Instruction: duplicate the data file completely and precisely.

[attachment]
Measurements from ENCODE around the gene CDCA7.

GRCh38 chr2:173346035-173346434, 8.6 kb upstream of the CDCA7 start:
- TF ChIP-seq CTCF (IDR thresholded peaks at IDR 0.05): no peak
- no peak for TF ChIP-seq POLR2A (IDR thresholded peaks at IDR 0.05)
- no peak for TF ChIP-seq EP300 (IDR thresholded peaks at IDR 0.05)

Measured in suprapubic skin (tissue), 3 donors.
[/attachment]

Measurements from ENCODE around the gene CDCA7.

GRCh38 chr2:173346035-173346434, 8.6 kb upstream of the CDCA7 start:
- TF ChIP-seq CTCF (IDR thresholded peaks at IDR 0.05): no peak
- no peak for TF ChIP-seq POLR2A (IDR thresholded peaks at IDR 0.05)
- no peak for TF ChIP-seq EP300 (IDR thresholded peaks at IDR 0.05)

Measured in suprapubic skin (tissue), 3 donors.